This Saturday we visit the National Gallery where on show there are the annual Turner watercolours, Bank of America photo exhibition, and pictures from Zurich Portrait Competition. As well as the Gallery's own rich display of paintings & sculpture.
Joseph Mallord William Turner (1775-1851), high priest of colour and light, was as radical a visionary as Ludwig van Beethoven who was born five years earlier.
For Turner, struggle came from within. Recognised as an artist throughout his life, he first exhibited at the Royal Academy of Arts when he was 15.
Turner, the first great impressionist, and a major influence on pioneering French Modernists Monet and Matisse as well as the Russian-born American abstract expressionist Mark Rothko, was a prodigy, fortunate that his beloved father, a Covent Garden wig maker and barber, always believed in him.
Over 50 years ago, pioneering collectors Beaumont and Nancy Newhall assembled an impressive selection of works spanning the history of photography. There is a charge and booking is recommended.
30 November 2019 – 22 March 2020
Rooms 6-10 | Beit Wing
Moment in Time: A Legacy of Photographs | Works from the Bank of America Collection presents iconic photographs from that collection by Julia Margaret Cameron, Henri Cartier-Bresson, Eugene Smith, Robert Frank, Dorothea Lange, and many more.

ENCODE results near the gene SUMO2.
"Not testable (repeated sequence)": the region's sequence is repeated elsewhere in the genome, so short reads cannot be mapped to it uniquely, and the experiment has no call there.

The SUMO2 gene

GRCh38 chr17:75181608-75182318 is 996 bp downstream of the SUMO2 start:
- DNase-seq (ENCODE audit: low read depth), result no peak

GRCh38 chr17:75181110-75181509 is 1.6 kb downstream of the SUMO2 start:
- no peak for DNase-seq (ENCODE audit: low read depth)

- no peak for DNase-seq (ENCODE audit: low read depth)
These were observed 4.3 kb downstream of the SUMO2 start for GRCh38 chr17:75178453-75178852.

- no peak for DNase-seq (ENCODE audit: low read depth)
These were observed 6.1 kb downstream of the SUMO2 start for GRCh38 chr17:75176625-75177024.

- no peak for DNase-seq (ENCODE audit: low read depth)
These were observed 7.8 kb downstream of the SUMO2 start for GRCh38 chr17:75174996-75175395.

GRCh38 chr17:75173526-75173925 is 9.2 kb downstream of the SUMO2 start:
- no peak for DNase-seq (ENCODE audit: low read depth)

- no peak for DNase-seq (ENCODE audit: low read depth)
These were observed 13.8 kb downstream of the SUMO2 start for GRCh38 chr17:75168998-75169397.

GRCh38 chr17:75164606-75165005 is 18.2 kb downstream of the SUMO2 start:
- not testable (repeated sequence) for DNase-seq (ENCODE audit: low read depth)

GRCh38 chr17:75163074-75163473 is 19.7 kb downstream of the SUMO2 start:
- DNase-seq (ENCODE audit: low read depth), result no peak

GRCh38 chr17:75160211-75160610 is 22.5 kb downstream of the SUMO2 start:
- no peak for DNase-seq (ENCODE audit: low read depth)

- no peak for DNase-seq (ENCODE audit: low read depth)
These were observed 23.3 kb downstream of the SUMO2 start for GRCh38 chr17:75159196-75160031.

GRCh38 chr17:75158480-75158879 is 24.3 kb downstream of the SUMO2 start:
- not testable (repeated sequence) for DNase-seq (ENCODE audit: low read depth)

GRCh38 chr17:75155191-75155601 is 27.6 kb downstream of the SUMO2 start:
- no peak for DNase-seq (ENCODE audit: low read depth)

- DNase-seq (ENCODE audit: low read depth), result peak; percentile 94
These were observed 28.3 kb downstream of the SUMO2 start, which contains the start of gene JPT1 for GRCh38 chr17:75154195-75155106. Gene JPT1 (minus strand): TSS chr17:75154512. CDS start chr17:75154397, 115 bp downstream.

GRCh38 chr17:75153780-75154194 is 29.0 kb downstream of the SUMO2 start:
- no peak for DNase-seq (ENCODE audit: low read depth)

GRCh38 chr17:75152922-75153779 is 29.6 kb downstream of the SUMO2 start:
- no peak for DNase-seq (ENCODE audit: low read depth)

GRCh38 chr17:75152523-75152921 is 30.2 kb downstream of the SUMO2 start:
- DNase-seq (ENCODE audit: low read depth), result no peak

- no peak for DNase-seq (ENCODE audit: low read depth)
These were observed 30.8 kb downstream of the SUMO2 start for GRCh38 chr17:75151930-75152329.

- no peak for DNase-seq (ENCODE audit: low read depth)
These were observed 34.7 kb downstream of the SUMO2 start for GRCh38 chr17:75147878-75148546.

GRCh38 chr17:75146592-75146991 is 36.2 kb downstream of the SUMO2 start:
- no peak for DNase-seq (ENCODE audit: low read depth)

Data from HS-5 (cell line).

Explore the history of photography at the National Gallery of Ireland as this important collection comes to Europe for the first time.
Zurich Portrait Prize 2019
4 October 2019 – 12 January 2020
The annual competition showcasing contemporary portraiture attracts entries from across the island of Ireland, and from Irish artists living abroad. This exhibition will feature a shortlist of portraits chosen by the 2019 judging panel.
The winner will receive a cash prize of €15,000, and a commission worth €5,000, to create a work for inclusion in the National Portrait Collection. There will also be two awards of €1,500 for highly commended works. The aim of the Zurich Portrait Prize is to showcase and encourage interest in contemporary portraiture, and to raise the profile of the long-standing and constantly evolving National Portrait Collection at the National Gallery of Ireland.
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